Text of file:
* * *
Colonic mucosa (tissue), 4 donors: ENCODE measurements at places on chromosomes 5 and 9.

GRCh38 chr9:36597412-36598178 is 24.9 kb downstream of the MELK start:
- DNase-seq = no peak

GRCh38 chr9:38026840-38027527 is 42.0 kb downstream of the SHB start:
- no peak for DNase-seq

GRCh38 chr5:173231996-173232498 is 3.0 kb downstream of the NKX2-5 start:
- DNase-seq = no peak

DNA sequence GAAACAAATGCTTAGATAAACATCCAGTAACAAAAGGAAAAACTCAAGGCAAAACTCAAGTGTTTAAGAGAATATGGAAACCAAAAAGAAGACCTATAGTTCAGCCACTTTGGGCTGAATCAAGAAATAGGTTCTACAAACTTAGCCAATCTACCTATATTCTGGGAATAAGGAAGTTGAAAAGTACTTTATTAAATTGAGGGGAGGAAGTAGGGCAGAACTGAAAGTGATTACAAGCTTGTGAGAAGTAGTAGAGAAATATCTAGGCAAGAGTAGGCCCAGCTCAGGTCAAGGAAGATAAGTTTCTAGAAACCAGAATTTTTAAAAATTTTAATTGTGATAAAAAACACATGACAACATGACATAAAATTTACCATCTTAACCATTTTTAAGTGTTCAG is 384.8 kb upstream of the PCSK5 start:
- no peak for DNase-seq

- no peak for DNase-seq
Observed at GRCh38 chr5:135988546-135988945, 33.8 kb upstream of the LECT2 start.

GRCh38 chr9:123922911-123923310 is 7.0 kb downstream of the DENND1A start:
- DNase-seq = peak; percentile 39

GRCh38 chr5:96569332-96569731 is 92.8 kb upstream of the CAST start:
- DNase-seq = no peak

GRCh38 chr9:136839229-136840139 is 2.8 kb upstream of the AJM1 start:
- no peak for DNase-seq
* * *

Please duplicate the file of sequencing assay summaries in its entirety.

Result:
Colonic mucosa (tissue), 4 donors: ENCODE measurements at places on chromosomes 5 and 9.

GRCh38 chr9:36597412-36598178 is 24.9 kb downstream of the MELK start:
- DNase-seq = no peak

GRCh38 chr9:38026840-38027527 is 42.0 kb downstream of the SHB start:
- no peak for DNase-seq

GRCh38 chr5:173231996-173232498 is 3.0 kb downstream of the NKX2-5 start:
- DNase-seq = no peak

DNA sequence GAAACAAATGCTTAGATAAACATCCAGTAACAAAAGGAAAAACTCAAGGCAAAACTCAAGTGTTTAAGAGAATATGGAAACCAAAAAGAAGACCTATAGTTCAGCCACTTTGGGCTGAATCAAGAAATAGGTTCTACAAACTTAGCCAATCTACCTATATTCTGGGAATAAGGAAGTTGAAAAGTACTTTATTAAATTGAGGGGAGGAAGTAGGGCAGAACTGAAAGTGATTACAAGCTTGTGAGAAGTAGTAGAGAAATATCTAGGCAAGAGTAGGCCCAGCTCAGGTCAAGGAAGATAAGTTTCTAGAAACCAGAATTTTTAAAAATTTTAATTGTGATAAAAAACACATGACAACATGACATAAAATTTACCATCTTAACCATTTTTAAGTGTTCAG is 384.8 kb upstream of the PCSK5 start:
- no peak for DNase-seq

- no peak for DNase-seq
Observed at GRCh38 chr5:135988546-135988945, 33.8 kb upstream of the LECT2 start.

GRCh38 chr9:123922911-123923310 is 7.0 kb downstream of the DENND1A start:
- DNase-seq = peak; percentile 39

GRCh38 chr5:96569332-96569731 is 92.8 kb upstream of the CAST start:
- DNase-seq = no peak

GRCh38 chr9:136839229-136840139 is 2.8 kb upstream of the AJM1 start:
- no peak for DNase-seq